What If I Might be Sick or Have Been Exposed?
- What if I might be sick or have been exposed?
- What are my paid sick leave options?
- What if I was not paid for taking sick leave?
- What if I need to pay for medical treatment or cannot return to work?
- What if I am concerned about retaliation from my employer?
2022 COVID-19 Supplemental Paid Sick Leave Effective February 19, 2022 – retroactive to January 1, 2022.
2022 COVID-19 Supplemental Paid Sick Leave provides covered employees up to 80 hours of COVID-19 related paid leave. Up to 40 of those hours can be used for isolation and quarantine, receiving vaccines and caring for a child whose school or place of care is closed. The additional 40 hours are available only when an employee, or family member for whom the employee provides care, tests positive for COVID-19. Read more about this supplemental paid sick leave that is available in 2022 in the Labor Commissioner's frequently asked questions.
Paid Sick Leave (up to 24 hours)
Under California's permanent paid sick leave law: if you work as an employee in California for at least 30 days in a year, you are probably covered, whether you are a full-time, part-time, or temporary worker.
California's permanent paid sick leave law gives workers sick time that can be used to:
- Recover from physical/mental illness or injury
- To seek medical diagnosis, treatment, or preventative care
- To care for a family member who is ill or needs medical diagnosis, treatment, or preventative care
- Self-isolate as a result of potential exposure to COVID-19
You can earn one hour of paid leave for every 30 hours worked. The sick leave that your employer is required to provide may be limited to 24 hours or three days per year, whichever is more.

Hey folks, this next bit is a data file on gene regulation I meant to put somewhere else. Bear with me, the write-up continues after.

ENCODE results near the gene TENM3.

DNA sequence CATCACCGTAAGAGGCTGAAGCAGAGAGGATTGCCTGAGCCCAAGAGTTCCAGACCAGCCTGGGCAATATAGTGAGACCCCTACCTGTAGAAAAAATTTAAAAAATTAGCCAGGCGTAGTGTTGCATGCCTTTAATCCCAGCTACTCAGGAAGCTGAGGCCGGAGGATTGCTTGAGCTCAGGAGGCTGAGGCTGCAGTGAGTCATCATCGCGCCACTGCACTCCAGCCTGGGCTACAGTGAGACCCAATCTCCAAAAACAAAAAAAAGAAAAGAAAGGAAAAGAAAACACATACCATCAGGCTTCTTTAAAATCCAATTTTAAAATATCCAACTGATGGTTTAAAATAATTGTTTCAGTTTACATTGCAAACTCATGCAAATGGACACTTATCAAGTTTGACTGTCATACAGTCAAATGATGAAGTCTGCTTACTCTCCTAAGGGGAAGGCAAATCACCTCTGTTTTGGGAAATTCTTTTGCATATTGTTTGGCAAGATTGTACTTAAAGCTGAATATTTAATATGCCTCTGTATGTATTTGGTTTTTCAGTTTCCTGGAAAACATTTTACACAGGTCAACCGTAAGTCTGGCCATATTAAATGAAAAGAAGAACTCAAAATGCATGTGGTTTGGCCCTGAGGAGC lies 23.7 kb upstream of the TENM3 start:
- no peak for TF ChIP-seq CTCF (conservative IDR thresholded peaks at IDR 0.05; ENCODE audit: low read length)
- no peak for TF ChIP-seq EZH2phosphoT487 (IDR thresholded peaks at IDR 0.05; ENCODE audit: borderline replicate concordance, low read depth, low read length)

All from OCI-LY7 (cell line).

2021 Supplemental Paid Sick Leave was Available until September 30, 2021
2021 COVID-19 supplemental paid sick leave (SPSL) was available to most workers in California from January 1, 2021 to September 30, 2021. Employers with 26 or more employees had to provide up to 80 hours of paid time off for COVID-19 reasons. If you took unpaid time for COVID-19 reasons during this period, you might still be able to request pay after September 30. Ask your employer, or contact the Labor Commissioner's Office.
2021 SPSL could have been used to stay home due to symptoms or exposure, take care of yourself or a family member, for time for an employee to get the vaccine or recover from side effects, and more.
Cal/OSHA’s Emergency Temporary Standards (ETS) on COVID-19 Prevention require employers to exclude employees from the workplace under certain circumstances related to workplace exposure to COVID-19. While the employee is excluded, their employer must maintain their pay and benefits. For more information on the ETS and whether it applies to your workplace, refer to Cal/OSHA's Frequently Asked Questions.
If You or a Co-worker are Denied Paid Sick Leave
If you know of an employer that has refused to provide paid sick as required by law, or who prevents workers from accessing paid sick hours, you can report the employer by leaving a message on the Paid Sick Leave Toll Free Hotline: (855) LCO‑SPSL (855‑526‑7775).
- Business Name
- Business Address/Worksite
- Business Phone Number
- Manager or Supervisor if known
- Explain the violation you are reporting
- Your Name and Contact information (only for the purpose of clarifying the tip, unless you decide to file a wage claim)
- Are you eligible for Paid Sick Leave? Paid Sick Leave Navigator
- Side by side Comparison of Leave Chart
- How to report a labor law violation